Posted in WRD 402

WRD 402: Post 15

In the floor lay its substance; in the walls, its tint. Its highlight blossomed in the map on the eighth floor, where the Barkley Regional airport spread near home. The color I’d felt trapped by led me home.

In the basement, its hue grew like a fungus, lichen fuzzing over the walls and floor. I saw it creep along the doors, dirt and the grime of sweaty hands mixing the browns into the gray.

Dirt. Sweat. Grime. The words evoke a sense of disgust, but they’re the product of hard work, of building, of discovering. Is that why the color led me home?

Home, to my father in his shop, black oil staining his jeans and the shine of sweat on his brow.

Home, to my grandmother’s garden and snapping green beans in the living room, tossing the pieces into the old brown bucket. The bucket, not a bucket. It was the only one I’d seen used in that big house with the white pillars.

Taupe isn’t home. But parts of it could be.


Context for this involves the use of the color taupe in Assignment 1. While walking around looking for other instances of the color, I couldn’t find an exact replica, but I found a great many instances of the colors you might mix to result in taupe. The most surprising color I found was on the 8th floor of Patterson Office Tower, in the Geography department; they have a large map of Kentucky on the wall across from the elevator, so of course, I looked for my own little section of Kentucky. I saw the airport I’ve driven past a dozen times, represented in a faded yellow-brown. The fact that I discovered this piece of home on my journey to find taupe—represented, in my Assignment 1, by its utter lack of homeliness or comfort—struck me, and so that’s where this little writing assignment tended.

Posted in WRD 402

WRD 403: Post 14

Love Poem:

The taps are a heartbeat
clicking lightly, robins’ wings
beating, thrumming the air
Warmth, full-bodied,
suffusing the air
Touch and sound
flowing into the flesh
softly, tenderly gripping
The heartbeat
Life
Movement
Surreal is the room,
lights aflame,
awash in color
Tapping, tapping
Beating in the blood
The pace is
quick
The heartbeat
full
Love in the sound
arrayed in
the taps


Hate Poem:

Tap, tap, tap
Pain in the beating wings
A death in each sound
Pounding, slamming the temples
Eyes and eardrums throbbing
Tap. Tap. Tap.
Sudden and succinct,
the play of the macabre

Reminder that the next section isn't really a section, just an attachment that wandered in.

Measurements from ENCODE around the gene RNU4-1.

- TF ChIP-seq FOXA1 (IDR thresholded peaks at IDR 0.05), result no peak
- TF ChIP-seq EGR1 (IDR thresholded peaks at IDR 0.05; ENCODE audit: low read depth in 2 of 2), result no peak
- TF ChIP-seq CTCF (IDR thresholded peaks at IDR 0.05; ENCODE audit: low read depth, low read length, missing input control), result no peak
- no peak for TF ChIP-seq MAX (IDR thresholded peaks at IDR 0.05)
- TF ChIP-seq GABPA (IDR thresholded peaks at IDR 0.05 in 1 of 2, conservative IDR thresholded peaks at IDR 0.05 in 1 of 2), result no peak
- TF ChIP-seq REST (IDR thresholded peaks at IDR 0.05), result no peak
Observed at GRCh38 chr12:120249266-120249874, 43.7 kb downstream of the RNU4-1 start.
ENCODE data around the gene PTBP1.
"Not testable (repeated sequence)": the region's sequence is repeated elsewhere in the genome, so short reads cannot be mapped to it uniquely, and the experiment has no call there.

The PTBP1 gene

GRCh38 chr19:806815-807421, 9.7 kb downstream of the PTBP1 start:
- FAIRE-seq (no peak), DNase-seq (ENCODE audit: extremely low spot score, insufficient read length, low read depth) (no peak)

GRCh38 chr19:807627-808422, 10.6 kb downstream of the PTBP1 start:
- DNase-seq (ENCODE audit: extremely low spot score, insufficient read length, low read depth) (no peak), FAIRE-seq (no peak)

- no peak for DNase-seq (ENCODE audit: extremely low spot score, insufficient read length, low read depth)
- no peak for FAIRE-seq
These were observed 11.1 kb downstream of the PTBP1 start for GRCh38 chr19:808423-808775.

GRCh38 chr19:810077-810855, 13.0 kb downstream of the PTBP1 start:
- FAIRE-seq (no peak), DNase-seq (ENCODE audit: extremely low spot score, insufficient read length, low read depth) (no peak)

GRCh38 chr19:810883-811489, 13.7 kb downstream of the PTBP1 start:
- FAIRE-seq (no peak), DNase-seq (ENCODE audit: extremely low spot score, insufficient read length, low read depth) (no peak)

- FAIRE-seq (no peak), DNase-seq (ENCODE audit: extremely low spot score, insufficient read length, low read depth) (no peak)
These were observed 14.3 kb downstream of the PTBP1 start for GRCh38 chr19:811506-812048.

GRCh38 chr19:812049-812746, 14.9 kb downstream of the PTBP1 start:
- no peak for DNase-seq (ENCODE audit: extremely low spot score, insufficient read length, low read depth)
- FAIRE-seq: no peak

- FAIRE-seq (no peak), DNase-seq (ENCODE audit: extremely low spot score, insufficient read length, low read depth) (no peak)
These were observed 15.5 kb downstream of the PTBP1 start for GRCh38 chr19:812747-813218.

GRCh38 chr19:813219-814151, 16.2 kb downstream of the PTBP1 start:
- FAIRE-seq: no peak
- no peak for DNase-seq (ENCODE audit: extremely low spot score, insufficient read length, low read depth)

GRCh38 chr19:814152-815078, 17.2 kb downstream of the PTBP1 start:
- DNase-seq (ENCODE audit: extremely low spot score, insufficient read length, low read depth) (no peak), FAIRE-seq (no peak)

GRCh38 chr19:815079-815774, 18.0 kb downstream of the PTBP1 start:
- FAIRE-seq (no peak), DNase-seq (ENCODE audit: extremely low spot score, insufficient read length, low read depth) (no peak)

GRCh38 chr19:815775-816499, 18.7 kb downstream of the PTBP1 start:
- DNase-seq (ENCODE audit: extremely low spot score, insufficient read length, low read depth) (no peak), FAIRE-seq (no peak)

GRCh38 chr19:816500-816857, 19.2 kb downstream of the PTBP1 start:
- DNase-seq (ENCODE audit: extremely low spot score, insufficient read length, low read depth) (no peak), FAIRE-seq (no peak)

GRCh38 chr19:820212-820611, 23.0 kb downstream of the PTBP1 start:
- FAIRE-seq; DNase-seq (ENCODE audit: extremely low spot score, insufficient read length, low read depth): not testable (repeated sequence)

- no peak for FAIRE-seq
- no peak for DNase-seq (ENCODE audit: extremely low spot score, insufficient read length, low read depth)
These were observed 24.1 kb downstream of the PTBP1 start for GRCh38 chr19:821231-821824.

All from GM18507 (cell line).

smiling in its boney mask
Heat in the limbs
growing to fire
The pace exceeds
the heartbeat,
Bursting
Tap tap tap
Rushing is the red life
Hard in the soul,
the mind closed off
to erase the noise
Tap
The light is burning
The wood beneath is stone
Tap
The sound is escaping
tap
in the heat, it beats, it dies

Posted in WRD 402

WRD 402: Post 13

Titles of Future Poems I Will Write

  1. It Watches
  2. In the Dark
  3. Silently, Silently
  4. Lights Upon the World
  5. In Their Eyes
  6. The Judgment
  7. Fraying
  8. Sinking
  9. How to Hold On
  10. In Undeath’s Grip

Description of Happy Place

Wind whistling, Needles rustling
Fearing the Fall, Exhilarating
in the height
The air is cool
It smells fresh
Pine and sap
Sticky, stains my legs
Sun shining, birds chirping
All is silence in the noise
Contemplation in the movement
Exulting, but quiet
Peaceful and serene
The World Waits
If the sun shines upon
my skin, the wind kisses it
coolly; my hands grip the branches
I am nearer the sky
My mind is light,
burdens lifted
Green is the place where I dream

Posted in WRD 402

WRD 402: Post 12

“Show, Don’t Tell”

Disgust:

Her face scrunched into a carricature of itself at the sight, the prodigious blisters welling up under the raw skin. She poked at one with her thumb, and it squished slightly inward, igniting a sudden, red pain that shot through the ball of her foot. She looked away, propping the foot up, not wishing to agitate the angry mass any further.

Jealousy:

It was a slow decision, made methodical by the prolonged stare. The prize had been climed, but not by me. Not by its rightful claimant. I stood with precision and edged my way forward, my eyes scanning the hands holding the Jenga blocks. “Hi,” I said, shoving down any hint of desire. “Can I play with those too?”

Rage:

“What.” The word was too flat to be a question. It hung in the air.

“I know,” came the reply.

“I don’t,” I said. “I really don’t. This is . . . ” I took a heavy breath, mentally preparing myself for the words I had to speak. “How in sweet hell is the government so stupid that IT SHUT ITSELF DOWN?”

Love:

Her golden eyes hold mine steadily for a second before shutting peacefully in a cat’s contented smile. She rests her head on my knee, tiny beneath her mass of fluff, and minutes pass. Then hours. My knee is screaming in pain at being bent for so long, but in her diminutive snores, she’s just begun to whistle ever so softly through her nose. To wake her would be criminal. It would be sacrilege. My knee can wait.

Posted in WRD 402

WRD 402: Post 11

I remember . . .

“I remember. I dismember.” The lines echo heavily  as the song crescendos. I am hearing it for the first time of many to come; my sister and I have never before seen this opera—a rock opera, the first I’d ever heard of.

We were watching it with her then-boyfriend, sitting on a mattress on the floor, looking up at the small TV screen. I was captivated by the complexities of the characters, though the singer of that line—Nathan—was never one I focused on until years later, when I was at the Governor’s Scholars Program at Centre Campus. My roommate commented on how Nathan’s actor was so impressive, how his voice was so impassioned. I later went back and rewatched the opera piecemeal and out of order, intending to only listen to one song but getting roped into another, and another after that. It was gorey and dark and beautiful.

But the song that stuck with me most, that first night, was “Chromaggia.” Haunting in hues of darkened blue, paled by the gentle snowfall upon the stage, the character Blind Mag stood awash in the light, somehow affirmed even in its brilliance. Her words (Italian, though I didn’t know it at the time) drifted softly up, as did her hands, as did her gaze. Her voice lilted gently, yet powerfully; her eyes were lit from without and within. At that time, I had but one song saved to my computer. After “Chromaggia,” I had two.